Literature

Love Series: “The Shirt”

When was the last time you appreciated the physical appeal of your significant other? It is one thing to appreciate someone’s beauty or sexiness when they are dressed and intending to impress; it is another thing to see them in those moments when they are in jeans and a t-shirt or sweatpants, meandering around the house. 

It’s the little things that create the big feelings.

It’s amazing that the smallest thing can turn into something wonderful and consequential when it is connected to someone you love or admire. This poem, “The Shirt,” by Jane Kenyon looks at a little thing like a shirt, and she sees life and poetry in that shirt because it is connected to the man she loves. She sees the shirt in the way that only Jane Kenyon can.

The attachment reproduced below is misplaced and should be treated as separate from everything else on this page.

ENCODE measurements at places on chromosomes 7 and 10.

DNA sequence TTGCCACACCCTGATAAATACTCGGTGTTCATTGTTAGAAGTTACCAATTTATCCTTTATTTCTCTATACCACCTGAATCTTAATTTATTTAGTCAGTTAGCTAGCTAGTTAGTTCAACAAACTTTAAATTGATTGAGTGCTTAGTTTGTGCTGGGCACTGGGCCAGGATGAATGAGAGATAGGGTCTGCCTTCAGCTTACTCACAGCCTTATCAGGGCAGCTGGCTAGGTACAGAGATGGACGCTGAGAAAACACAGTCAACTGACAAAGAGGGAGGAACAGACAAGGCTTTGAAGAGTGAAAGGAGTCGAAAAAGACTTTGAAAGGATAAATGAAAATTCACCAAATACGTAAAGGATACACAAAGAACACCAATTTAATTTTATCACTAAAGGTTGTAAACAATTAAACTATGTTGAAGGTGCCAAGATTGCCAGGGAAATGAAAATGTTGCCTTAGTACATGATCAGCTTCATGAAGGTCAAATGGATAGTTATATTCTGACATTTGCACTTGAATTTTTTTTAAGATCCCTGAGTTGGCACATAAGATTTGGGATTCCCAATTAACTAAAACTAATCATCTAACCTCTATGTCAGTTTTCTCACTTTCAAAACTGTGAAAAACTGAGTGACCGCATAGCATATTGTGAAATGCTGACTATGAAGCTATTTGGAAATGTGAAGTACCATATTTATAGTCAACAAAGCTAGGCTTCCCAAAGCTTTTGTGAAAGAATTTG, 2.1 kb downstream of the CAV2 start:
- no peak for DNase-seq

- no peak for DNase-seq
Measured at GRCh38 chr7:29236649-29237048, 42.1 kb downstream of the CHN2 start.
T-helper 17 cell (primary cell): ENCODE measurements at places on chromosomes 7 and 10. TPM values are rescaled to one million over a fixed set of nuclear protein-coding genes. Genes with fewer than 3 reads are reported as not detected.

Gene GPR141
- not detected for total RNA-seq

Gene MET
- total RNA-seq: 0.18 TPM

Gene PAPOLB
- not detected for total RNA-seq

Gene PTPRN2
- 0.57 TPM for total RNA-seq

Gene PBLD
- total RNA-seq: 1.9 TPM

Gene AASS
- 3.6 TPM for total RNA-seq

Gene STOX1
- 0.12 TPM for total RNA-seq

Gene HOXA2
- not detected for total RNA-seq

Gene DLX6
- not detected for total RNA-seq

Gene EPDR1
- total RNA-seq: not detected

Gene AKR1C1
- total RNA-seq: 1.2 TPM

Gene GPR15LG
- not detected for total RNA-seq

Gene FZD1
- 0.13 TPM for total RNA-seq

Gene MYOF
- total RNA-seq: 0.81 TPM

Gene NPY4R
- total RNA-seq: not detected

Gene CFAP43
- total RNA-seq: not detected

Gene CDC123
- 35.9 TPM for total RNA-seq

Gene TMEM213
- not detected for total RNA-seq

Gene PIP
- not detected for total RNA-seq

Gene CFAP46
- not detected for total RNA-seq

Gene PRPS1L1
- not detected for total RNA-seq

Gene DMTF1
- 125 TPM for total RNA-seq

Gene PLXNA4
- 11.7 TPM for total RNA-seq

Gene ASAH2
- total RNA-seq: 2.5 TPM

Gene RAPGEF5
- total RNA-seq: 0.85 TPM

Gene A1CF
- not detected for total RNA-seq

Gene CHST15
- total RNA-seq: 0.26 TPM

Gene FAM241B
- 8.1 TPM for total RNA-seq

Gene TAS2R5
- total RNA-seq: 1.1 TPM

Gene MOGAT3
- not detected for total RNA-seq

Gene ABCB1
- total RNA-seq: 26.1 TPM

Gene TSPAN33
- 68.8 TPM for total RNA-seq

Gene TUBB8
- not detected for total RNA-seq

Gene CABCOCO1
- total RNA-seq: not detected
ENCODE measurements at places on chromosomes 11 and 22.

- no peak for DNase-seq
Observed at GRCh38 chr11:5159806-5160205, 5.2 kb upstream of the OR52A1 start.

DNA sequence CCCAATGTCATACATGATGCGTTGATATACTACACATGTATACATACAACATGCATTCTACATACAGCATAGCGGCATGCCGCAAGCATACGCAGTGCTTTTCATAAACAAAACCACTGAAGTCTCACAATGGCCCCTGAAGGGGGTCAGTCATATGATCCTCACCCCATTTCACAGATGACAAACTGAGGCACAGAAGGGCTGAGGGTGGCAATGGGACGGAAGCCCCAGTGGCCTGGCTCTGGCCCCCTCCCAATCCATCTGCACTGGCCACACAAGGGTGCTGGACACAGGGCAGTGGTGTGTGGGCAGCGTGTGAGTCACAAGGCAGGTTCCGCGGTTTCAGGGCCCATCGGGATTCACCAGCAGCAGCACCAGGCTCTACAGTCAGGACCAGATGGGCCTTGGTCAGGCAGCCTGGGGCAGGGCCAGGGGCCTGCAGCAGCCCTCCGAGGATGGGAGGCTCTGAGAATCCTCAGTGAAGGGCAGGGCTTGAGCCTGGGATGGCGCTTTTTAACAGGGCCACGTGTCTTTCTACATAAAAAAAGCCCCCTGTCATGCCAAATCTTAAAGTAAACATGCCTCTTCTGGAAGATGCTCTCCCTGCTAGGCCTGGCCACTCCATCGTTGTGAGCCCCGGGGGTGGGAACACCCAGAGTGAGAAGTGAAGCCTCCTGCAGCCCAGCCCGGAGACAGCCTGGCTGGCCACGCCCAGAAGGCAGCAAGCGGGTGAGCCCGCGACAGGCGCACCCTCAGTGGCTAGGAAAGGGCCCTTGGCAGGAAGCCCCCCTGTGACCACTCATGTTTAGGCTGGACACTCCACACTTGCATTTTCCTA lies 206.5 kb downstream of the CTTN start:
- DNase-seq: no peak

She was a fantastic poet who could see the poetry in a pot of buttered grits. Through her poetry, she reminds us that so much about loving is about seeing, sensing, and experiencing. Note the details she adds about the shirt, but also note the details that she leaves out.  

I have taught this poem a few times, and it is a great poem to use to teach poetry writing; it uses very few words to create a powerful impact and impression; also, there is something of the poet in there that remains, her sense of humor, sexiness, and love. The man wearing the shirt, most likely her husband Donald Hall, who is a respected poet in his own right, has her complete attention, in the only way that a lover can.

The Shirt
This shirt touches his neck
and smooths over his back.
It slides down his sides.
It even goes down below his belt—
down into his pants.
Lucky shirt.

Jane Kenyon, OtherWise. Graywolf press, 1996, p.41